NGSS DimensionName & NGSS CodeUnit Activity
Science and Engineering Practices Developing and Using Models
Constructing Explanations and Designing Solutions
Obtaining, Evaluating, and Communicating Information 
Students model homeostasis in a dehydrated cell using a de-shelled egg. Students draw models that explain cell transport processes.
Students write a letter to Marcus's family describing his medical diagnosis and the genetics of his disease. In final presentations, students provide an explanation with supporting evidence and recommendations for appropriate care in future athletic activities. 
Disciplinary Core Ideas LS1.A: Structure and Function
  • All cells contain genetic information in the form of DNA molecules. Genes are regions in the DNA that contain the instructions that code for the formation of proteins, which carry out most of the work of cells. (HS-LS1-1)

  • Multicellular organisms have a hierarchical structural organization, in which any one system is made up of numerous parts and is itself a component of the next level. (HS-LS1-2)

  • Feedback mechanisms maintain a living system's internal conditions within certain limits and mediate behaviors, allowing it to remain alive and functional even as external conditions change within some range. Feedback mechanisms can encourage (through positive feedback) or discourage (negative feedback) what is going on inside the living system. (HS-LS1-3)


LS3.A: Inheritance of Traits
  • Each chromosome consists of a single very long DNA molecule, and each gene on the chromosome is a particular segment of that DNA. The instructions for forming species' characteristics are carried in DNA. All cells in an organism have the same genetic content, but the genes used (expressed) by the cell may be regulated in different ways. Not all DNA codes for a protein; some segments of DNA are involved in regulatory or structural functions, and some have no as-yet-known function. (HS-LS3-1)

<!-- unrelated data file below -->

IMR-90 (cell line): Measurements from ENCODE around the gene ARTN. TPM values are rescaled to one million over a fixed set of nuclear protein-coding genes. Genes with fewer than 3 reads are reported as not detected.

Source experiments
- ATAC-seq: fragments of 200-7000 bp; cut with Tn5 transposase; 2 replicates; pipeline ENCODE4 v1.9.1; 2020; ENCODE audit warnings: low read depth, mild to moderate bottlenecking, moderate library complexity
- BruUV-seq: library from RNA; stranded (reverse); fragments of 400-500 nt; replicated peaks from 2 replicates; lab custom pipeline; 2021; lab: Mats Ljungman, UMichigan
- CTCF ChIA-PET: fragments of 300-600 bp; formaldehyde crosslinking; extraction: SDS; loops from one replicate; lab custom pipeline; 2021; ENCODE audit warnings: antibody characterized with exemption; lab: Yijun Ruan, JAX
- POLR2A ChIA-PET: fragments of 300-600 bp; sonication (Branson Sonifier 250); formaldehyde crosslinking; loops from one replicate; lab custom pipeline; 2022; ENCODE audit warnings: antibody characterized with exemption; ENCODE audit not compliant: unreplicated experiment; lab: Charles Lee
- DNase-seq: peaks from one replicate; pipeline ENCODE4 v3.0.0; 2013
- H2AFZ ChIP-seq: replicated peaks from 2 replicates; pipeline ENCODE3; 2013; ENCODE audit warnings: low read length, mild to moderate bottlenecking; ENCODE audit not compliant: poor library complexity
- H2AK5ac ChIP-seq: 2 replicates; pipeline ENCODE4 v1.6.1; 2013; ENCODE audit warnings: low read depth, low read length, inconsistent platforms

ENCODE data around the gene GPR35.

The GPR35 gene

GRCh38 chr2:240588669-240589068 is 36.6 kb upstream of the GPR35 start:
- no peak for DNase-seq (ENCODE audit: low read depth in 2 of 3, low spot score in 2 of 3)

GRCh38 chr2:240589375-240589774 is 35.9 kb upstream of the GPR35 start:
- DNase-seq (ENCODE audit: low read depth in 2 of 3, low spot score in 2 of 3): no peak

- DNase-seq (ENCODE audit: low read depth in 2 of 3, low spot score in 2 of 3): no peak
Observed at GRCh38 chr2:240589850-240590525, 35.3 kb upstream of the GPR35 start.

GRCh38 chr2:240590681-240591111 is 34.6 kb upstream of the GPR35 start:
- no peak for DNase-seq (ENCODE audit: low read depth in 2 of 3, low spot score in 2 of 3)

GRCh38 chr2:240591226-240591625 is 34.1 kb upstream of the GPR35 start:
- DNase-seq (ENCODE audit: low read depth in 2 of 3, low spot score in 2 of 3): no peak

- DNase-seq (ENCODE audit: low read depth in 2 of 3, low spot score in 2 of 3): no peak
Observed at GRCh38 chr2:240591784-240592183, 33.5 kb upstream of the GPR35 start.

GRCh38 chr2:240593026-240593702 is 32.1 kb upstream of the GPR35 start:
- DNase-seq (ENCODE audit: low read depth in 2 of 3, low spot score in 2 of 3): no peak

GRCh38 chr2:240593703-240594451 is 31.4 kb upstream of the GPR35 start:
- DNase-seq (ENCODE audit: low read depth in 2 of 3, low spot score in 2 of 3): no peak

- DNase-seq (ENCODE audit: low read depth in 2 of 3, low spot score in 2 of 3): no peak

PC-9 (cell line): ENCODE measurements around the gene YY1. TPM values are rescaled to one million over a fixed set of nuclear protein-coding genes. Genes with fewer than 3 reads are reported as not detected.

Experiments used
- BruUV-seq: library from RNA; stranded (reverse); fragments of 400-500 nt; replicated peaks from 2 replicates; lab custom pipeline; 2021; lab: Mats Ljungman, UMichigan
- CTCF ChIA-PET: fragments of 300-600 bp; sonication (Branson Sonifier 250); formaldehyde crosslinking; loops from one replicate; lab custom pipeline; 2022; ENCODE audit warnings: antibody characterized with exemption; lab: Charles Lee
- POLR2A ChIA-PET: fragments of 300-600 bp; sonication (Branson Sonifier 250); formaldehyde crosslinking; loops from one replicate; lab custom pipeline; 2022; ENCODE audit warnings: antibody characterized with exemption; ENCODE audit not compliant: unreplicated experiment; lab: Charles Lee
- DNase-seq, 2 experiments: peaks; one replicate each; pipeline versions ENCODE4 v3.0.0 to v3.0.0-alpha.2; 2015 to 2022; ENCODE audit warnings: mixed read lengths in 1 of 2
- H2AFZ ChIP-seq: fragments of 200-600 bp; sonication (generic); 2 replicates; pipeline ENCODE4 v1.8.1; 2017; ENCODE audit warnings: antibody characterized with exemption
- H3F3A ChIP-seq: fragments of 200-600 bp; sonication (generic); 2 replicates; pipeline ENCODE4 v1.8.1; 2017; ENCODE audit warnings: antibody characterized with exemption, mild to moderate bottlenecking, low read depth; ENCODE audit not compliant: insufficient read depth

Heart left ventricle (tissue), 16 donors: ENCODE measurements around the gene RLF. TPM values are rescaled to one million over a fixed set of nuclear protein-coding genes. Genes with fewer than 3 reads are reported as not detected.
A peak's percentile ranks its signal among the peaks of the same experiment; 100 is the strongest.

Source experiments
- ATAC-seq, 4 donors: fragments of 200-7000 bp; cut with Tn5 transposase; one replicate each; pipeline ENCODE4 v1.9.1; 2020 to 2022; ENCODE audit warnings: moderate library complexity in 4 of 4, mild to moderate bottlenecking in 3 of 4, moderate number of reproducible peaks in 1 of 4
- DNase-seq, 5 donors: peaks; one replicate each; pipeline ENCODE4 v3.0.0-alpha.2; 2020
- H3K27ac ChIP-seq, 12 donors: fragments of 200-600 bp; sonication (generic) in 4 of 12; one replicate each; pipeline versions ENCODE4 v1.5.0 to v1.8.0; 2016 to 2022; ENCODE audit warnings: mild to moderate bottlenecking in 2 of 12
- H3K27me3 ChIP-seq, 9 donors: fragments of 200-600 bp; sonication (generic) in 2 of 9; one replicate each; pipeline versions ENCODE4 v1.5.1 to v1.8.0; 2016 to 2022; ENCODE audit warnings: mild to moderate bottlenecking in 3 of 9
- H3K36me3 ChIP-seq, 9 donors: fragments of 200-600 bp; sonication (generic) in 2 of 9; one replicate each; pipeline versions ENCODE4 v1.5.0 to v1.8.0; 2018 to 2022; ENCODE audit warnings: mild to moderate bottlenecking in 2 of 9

LS3.B: Variation of Traits
  • In sexual reproduction, chromosomes can sometimes swap sections during the process of meiosis (cell division), thereby creating new genetic combinations and thus more genetic variation. Although DNA replication is tightly regulated and remarkably accurate, errors do occur and result in mutations, which are also a source of genetic variation. Environmental factors can also cause mutations in genes, and viable mutations are inherited. (HS-LS3-2)

 
Student groups research genetic disorders that might predispose student athletes to exertion-based collapses.
Students determine the inheritance patterns associated with select diseases through the cooperative jigsaw activity.
Students observe ultrasound images to understand normal and abnormal cardiac functions.
Students participate in egg osmosis laboratory and research dehydration in human bodies.
Student groups discuss and identify that mutations lead to genetic disorders and variations in populations.
Students prepare pedigrees to represent the familial inheritance patterns of potential genetic disorders in Marcus's family. 
Crosscutting Concept(s) Cause and Effect
  • Empirical evidence is required to differentiate between cause and correlation and make claims about specific causes and effects.

 
Students participate in diagnosing Marcus's underlying genetic disorder that led to his collapse while playing sports. Students use medical data and research to refine their predictions and conclude with a final diagnosis.